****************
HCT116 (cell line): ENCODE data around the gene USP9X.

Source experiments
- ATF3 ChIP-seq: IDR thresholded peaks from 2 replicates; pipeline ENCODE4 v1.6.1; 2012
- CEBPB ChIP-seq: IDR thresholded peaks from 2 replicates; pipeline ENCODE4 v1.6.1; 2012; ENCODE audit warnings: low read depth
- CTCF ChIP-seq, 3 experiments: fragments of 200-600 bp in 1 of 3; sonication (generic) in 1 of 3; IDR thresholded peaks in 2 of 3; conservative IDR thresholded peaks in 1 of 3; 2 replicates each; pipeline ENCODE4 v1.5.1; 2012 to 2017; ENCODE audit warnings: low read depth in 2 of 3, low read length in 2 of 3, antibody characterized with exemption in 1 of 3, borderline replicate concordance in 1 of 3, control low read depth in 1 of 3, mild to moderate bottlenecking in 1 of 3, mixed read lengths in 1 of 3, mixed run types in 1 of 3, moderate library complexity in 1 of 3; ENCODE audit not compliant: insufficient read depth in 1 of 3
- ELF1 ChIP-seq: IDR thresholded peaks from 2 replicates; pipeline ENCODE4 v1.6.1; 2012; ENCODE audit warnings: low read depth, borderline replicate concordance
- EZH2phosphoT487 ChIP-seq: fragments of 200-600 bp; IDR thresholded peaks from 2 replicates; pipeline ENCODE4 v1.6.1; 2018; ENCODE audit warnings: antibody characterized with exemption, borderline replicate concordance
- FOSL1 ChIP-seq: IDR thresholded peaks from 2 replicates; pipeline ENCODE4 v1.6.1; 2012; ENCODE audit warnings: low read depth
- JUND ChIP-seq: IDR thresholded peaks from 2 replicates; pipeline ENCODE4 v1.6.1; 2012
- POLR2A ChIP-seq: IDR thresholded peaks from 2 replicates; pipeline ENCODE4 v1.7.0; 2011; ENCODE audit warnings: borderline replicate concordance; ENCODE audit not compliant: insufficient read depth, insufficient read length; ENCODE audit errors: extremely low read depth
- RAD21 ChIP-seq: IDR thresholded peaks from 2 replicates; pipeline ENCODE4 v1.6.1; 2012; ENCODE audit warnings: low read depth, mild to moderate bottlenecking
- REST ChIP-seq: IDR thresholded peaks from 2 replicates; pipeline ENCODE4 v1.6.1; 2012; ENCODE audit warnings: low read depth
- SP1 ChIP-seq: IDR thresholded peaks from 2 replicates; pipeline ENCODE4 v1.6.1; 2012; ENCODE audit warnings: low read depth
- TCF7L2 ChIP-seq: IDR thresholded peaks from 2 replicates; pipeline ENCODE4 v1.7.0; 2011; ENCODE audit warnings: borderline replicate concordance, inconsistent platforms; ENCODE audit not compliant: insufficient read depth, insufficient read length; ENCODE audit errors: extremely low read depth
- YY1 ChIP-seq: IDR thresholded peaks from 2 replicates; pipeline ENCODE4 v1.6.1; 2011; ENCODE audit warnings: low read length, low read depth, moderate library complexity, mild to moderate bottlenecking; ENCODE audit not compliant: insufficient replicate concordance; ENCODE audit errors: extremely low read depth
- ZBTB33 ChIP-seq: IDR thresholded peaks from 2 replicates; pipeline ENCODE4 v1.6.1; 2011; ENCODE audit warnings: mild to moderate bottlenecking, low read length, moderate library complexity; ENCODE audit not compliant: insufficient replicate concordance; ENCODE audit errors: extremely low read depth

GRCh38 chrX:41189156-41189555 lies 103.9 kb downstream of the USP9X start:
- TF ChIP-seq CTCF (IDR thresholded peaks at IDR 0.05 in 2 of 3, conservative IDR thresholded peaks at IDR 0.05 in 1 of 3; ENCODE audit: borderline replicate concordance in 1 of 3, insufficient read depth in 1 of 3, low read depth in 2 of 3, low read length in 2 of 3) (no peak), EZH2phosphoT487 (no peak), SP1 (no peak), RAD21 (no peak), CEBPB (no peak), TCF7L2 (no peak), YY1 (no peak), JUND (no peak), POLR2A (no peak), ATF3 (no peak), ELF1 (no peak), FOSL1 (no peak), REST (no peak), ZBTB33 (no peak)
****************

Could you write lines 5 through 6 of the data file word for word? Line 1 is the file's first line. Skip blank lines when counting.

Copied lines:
- CTCF ChIP-seq, 3 experiments: fragments of 200-600 bp in 1 of 3; sonication (generic) in 1 of 3; IDR thresholded peaks in 2 of 3; conservative IDR thresholded peaks in 1 of 3; 2 replicates each; pipeline ENCODE4 v1.5.1; 2012 to 2017; ENCODE audit warnings: low read depth in 2 of 3, low read length in 2 of 3, antibody characterized with exemption in 1 of 3, borderline replicate concordance in 1 of 3, control low read depth in 1 of 3, mild to moderate bottlenecking in 1 of 3, mixed read lengths in 1 of 3, mixed run types in 1 of 3, moderate library complexity in 1 of 3; ENCODE audit not compliant: insufficient read depth in 1 of 3
- ELF1 ChIP-seq: IDR thresholded peaks from 2 replicates; pipeline ENCODE4 v1.6.1; 2012; ENCODE audit warnings: low read depth, borderline replicate concordance